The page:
The sweet spot is a place where a combination of factors results in a maximum response for a given amount of effort.
The results of a study of Zolal et al. suggested the possibility that atlas-based clustering, as well as diffusion tractography-based parcellation, can be useful in estimating the stimulation target (“sweet spot”) for Subthalamic deep brain stimulation for Parkinson’s disease. Atlas-based as well as diffusion-based clustering might become a useful tool in DBS trajectory planning 1).
Stimulation effects of 449 DBS settings in 21 PD patients were clinically and quantitatively assessed through standardized monopolar reviews and mapped into standard space. A sweet spot for best motor outcome was determined using voxelwise and nonparametric permutation statistics. Two independent cohorts were used to investigate whether stimulation overlap with the sweet spot could predict acute motor outcome (10 patients, 163 settings) and long-term overall Unified Parkinson’s Disease Rating Scale Part III (UPDRS-III) improvement (63 patients).
Results: Significant clusters for suppression of rigidity and akinesia, as well as for overall motor improvement, resided around the dorsolateral border of the STN. Overlap of the volume of tissue activated with the sweet spot for overall motor improvement explained R2 = 37% of the variance in acute motor improvement, more than triple what was explained by overlap with the STN (R2 = 9%) and its sensorimotor subpart (R2 = 10%). In the second independent cohort, sweet spot overlap explained R2 = 20% of the variance in long-term UPDRS-III improvement, which was equivalent to the variance explained by overlap with the STN (R2 = 21%) and sensorimotor STN (R2 = 19%).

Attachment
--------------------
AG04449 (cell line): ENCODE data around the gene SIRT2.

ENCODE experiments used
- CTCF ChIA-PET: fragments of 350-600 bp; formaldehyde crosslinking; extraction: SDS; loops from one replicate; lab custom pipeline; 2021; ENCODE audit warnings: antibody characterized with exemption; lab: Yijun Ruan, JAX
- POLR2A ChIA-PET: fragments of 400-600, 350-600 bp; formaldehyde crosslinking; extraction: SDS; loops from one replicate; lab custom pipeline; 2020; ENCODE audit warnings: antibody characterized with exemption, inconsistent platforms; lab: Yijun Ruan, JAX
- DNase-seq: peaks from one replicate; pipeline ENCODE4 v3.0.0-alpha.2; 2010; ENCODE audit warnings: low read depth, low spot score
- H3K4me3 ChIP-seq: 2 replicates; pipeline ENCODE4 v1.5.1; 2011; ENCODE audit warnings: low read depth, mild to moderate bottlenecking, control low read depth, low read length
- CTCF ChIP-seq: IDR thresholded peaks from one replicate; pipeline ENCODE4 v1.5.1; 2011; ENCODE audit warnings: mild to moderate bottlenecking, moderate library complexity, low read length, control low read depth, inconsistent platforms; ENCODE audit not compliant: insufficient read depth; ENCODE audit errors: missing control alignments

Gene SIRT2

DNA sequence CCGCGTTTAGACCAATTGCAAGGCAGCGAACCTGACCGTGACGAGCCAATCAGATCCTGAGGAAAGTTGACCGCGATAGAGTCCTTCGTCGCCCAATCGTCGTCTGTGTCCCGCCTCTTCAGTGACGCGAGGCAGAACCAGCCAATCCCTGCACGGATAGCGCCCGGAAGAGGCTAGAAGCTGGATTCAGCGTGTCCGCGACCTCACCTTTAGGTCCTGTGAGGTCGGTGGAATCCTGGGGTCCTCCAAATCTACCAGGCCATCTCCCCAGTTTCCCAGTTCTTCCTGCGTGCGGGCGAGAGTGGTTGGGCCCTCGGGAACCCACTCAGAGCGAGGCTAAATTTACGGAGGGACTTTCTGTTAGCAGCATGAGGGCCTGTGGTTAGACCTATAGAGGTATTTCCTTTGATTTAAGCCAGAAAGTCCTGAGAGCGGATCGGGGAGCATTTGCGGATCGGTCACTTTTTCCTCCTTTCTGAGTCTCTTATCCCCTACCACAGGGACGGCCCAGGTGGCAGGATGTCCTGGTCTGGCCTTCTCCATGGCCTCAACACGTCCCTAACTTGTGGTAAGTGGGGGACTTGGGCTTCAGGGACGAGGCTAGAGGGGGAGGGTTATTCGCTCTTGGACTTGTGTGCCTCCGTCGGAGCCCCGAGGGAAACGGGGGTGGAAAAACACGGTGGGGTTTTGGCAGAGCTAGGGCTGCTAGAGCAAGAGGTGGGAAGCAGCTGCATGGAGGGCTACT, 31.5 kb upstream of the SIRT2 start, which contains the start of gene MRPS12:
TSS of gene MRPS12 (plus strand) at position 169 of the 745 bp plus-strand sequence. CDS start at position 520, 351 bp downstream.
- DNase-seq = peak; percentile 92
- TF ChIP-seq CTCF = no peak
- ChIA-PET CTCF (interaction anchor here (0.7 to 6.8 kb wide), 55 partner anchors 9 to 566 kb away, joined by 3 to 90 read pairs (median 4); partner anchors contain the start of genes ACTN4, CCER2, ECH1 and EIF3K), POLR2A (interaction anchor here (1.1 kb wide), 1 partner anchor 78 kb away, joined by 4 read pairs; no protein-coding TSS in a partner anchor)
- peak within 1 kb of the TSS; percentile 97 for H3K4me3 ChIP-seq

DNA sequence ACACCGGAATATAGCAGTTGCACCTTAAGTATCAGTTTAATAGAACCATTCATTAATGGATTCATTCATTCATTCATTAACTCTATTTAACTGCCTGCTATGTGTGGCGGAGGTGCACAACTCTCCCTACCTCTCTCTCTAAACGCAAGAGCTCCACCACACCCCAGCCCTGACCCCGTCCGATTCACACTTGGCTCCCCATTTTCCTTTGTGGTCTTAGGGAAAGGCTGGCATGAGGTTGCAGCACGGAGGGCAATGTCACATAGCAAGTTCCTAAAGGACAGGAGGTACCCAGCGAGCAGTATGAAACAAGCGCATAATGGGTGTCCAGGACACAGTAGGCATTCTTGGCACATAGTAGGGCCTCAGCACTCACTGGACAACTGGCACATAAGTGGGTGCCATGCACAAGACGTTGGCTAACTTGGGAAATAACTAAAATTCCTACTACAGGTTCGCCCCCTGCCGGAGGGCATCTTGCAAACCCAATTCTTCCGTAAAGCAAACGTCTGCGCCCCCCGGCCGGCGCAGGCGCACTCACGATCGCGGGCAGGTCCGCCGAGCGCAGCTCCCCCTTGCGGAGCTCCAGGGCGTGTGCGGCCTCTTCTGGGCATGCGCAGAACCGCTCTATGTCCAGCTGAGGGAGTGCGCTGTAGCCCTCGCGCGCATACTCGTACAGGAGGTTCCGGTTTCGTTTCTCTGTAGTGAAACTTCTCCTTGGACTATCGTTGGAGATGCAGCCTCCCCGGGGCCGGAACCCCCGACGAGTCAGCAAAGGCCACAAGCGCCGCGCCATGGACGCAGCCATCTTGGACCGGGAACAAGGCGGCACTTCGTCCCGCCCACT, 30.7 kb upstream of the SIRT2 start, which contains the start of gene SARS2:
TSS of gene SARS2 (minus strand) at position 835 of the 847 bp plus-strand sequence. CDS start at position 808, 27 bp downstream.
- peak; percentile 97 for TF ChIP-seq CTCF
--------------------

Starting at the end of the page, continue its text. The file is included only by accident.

Interpretation: This study is the first to predict clinical improvement of parkinsonian motor symptoms across cohorts based on local DBS effects only. The new approach revealed a distinct sweet spot for STN DBS in PD. Stimulation overlap with the sweet spot can predict short- and long-term motor outcome and may be used to guide DBS programming 2).
Based on local field potential data acquired from 54 patients undergoing STN-DBS, power values within alpha, beta, low beta, and high beta bands were calculated. Values were projected into common stereotactic space after DBS lead localization. Recorded beta power values were significantly higher at posterior and dorsal lead positions, as well as in active compared with inactive pairs. The peak of activity in the beta band was situated within the sensorimotor functional zone of the nucleus. In contrast, higher alpha activity was found in a more ventromedial region, potentially corresponding to associative or premotor functional zones of the STN. Beta- and alpha-power peaks were then used as seeds in a fiber tracking experiment. Here, the beta-site received more input from primary motor cortex whereas the alpha-site was more strongly connected to premotor and prefrontal areas. The results summarize predominant spatial locations of frequency signatures recorded in STN-DBS patients in a probabilistic fashion. The site of predominant beta-activity may serve as an electrophysiologically determined target for optimal outcome in STN-DBS for PD in the future 3).